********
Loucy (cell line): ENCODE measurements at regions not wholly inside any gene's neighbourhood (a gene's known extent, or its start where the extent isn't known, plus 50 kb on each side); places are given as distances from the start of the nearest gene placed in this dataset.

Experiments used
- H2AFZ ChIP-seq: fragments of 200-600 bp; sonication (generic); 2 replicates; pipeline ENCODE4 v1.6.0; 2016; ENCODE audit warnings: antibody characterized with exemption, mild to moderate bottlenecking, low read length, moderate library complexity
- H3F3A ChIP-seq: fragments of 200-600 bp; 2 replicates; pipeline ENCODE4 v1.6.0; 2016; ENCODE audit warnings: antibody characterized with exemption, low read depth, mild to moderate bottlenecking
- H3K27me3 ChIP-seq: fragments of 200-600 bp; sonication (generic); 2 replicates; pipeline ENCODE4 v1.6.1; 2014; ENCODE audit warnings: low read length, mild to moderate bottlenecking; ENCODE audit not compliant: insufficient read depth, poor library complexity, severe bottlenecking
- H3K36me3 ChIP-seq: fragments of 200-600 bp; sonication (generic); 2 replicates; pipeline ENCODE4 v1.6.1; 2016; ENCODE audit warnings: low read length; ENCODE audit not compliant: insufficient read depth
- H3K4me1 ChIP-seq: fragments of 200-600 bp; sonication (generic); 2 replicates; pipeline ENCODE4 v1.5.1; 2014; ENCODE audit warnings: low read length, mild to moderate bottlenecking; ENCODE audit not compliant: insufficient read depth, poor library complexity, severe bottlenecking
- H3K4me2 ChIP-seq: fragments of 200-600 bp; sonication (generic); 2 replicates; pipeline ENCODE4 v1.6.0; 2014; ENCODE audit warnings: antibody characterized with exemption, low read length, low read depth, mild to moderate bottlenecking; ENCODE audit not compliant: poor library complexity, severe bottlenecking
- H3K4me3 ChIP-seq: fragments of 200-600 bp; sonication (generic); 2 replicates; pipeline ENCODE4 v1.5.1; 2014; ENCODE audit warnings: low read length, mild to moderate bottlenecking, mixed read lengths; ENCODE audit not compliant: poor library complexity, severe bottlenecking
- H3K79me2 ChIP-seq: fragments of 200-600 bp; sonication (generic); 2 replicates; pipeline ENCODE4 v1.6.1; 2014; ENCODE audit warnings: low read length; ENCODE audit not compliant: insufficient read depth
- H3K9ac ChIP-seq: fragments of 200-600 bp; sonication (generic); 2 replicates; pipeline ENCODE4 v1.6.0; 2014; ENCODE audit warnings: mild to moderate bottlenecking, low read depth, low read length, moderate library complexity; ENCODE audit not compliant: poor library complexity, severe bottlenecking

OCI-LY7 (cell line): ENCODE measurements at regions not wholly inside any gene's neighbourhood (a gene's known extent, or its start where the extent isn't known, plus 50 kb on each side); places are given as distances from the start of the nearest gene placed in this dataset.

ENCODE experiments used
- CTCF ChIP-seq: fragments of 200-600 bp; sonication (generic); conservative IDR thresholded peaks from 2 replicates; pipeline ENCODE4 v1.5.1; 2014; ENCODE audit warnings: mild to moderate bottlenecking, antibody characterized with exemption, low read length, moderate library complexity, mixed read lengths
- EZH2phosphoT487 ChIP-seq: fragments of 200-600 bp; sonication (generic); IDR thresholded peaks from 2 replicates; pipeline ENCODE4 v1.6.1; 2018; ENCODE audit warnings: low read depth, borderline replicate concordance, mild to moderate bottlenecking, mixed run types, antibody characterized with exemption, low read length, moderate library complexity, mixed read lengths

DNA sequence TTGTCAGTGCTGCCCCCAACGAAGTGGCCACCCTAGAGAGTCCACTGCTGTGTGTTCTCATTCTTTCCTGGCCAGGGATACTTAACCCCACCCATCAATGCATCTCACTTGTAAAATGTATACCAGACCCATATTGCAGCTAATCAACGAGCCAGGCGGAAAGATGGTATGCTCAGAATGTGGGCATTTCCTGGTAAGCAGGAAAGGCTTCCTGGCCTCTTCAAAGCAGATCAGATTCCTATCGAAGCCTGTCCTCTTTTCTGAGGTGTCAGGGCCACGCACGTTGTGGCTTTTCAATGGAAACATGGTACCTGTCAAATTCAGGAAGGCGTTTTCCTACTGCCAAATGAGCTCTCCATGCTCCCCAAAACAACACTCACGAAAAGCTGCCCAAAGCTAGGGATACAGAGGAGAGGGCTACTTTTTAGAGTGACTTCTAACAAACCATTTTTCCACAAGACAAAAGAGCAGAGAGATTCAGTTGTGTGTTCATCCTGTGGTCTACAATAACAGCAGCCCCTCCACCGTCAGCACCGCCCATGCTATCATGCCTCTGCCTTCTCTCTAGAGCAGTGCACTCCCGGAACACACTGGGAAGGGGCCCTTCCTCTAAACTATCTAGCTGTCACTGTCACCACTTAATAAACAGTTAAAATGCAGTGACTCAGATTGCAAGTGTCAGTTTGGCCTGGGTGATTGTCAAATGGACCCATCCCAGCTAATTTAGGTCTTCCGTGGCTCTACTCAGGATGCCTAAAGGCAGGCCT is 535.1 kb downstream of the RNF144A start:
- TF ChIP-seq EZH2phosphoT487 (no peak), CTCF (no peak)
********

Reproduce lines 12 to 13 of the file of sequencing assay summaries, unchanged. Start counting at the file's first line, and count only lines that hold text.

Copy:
OCI-LY7 (cell line): ENCODE measurements at regions not wholly inside any gene's neighbourhood (a gene's known extent, or its start where the extent isn't known, plus 50 kb on each side); places are given as distances from the start of the nearest gene placed in this dataset.

ENCODE experiments used